The Effects of Long Planetary Waves on the Regions of Cyclogenesis: Linear Theory

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  • 1 CSIRO Division of Atmospheric Physics, Aspendale, Victoria, Australia 3195
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Abstract

A study is made of the effect of a long Planetary wave on the regions of preferential development, eddy momentum and heat fluxes, and the growth rates and phase speeds of growing baroclinic disturbances. The model used is a linear, spherical, two-layer quasi-geostrophic model with a basic state consisting of a 30° jet and an upper layer long planetary wave which together provide an approximate representation of the observed average Northern Hemisphere winter flow. The results of the baroclinic instability theory are compared with the observed regions of most actively developing baroclinic disturbances and eddy momentum and heat fluxes. Considering the crude vertical structure of two-layer models, the agreement between the theoretical and observed results is noteworthy. Details such as the observed latitudinal gaps between the jet-stream maxima and the regions of most actively developing eddies are reproduced in the model. Both these gaps and much of the horizontal variations of the theoretical and observed eddy momentum and heat fluxes are related to Phillips’ criterion for incipient instability. Finally, closure hypotheses, needed for statistical dynamical models in which long waves as well as zonally averaged quantities are to be predicted, are proposed.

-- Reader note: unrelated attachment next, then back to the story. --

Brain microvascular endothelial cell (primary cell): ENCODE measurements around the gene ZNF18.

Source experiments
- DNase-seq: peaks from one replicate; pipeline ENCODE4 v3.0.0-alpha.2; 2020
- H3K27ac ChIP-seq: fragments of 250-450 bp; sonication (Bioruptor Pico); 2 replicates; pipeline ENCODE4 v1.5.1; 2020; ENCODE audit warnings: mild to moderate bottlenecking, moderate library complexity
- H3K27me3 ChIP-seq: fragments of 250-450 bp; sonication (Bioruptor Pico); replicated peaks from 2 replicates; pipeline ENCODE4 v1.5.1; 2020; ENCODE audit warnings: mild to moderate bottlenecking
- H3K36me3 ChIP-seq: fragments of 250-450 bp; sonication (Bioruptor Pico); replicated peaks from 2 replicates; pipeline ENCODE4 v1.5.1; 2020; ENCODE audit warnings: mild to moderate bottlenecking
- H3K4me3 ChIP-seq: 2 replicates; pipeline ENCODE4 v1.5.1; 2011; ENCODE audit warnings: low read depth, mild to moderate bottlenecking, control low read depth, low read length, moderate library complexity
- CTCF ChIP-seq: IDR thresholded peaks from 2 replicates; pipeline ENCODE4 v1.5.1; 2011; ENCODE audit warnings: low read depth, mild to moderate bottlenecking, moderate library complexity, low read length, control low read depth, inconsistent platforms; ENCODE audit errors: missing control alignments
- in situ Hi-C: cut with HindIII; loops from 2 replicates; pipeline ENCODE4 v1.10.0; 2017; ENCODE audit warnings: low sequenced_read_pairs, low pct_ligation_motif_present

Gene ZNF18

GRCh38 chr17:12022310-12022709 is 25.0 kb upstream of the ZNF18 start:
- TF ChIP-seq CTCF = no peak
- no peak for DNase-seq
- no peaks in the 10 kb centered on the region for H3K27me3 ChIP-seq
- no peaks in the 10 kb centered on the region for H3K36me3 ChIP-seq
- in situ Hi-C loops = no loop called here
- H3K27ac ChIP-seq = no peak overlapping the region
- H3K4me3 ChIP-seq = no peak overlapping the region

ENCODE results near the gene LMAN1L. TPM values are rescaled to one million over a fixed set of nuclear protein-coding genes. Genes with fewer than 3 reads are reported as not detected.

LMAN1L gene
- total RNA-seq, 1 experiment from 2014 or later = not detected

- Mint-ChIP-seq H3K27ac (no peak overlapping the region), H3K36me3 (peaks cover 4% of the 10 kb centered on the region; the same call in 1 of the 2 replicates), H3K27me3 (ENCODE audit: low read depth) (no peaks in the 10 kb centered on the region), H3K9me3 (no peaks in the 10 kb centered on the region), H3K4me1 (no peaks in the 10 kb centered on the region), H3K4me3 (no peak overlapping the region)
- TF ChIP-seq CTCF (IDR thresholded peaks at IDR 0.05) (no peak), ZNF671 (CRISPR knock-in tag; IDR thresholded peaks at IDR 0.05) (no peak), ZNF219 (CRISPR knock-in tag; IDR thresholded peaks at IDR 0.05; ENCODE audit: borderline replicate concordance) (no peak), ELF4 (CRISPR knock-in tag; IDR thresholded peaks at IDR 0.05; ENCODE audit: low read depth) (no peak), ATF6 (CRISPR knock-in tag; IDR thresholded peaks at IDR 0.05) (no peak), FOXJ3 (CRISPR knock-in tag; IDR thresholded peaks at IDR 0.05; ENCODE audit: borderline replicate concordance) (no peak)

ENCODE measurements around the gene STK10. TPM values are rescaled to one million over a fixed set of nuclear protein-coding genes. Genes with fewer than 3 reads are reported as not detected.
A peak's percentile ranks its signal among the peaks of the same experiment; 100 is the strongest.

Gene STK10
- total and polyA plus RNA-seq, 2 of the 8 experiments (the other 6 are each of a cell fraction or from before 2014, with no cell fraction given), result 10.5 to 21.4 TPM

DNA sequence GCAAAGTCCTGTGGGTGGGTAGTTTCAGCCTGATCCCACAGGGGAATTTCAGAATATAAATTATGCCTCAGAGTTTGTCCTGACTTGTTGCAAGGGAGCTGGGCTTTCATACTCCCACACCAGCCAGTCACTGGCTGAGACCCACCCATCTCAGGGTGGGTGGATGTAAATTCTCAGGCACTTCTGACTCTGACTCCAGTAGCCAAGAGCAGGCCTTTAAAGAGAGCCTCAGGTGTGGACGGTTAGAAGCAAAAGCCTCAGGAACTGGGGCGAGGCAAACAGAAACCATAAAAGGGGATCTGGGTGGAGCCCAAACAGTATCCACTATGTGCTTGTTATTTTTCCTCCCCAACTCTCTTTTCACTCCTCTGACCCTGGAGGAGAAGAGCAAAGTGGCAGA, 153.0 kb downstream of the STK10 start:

Abstract

A study is made of the effect of a long Planetary wave on the regions of preferential development, eddy momentum and heat fluxes, and the growth rates and phase speeds of growing baroclinic disturbances. The model used is a linear, spherical, two-layer quasi-geostrophic model with a basic state consisting of a 30° jet and an upper layer long planetary wave which together provide an approximate representation of the observed average Northern Hemisphere winter flow. The results of the baroclinic instability theory are compared with the observed regions of most actively developing baroclinic disturbances and eddy momentum and heat fluxes. Considering the crude vertical structure of two-layer models, the agreement between the theoretical and observed results is noteworthy. Details such as the observed latitudinal gaps between the jet-stream maxima and the regions of most actively developing eddies are reproduced in the model. Both these gaps and much of the horizontal variations of the theoretical and observed eddy momentum and heat fluxes are related to Phillips’ criterion for incipient instability. Finally, closure hypotheses, needed for statistical dynamical models in which long waves as well as zonally averaged quantities are to be predicted, are proposed.

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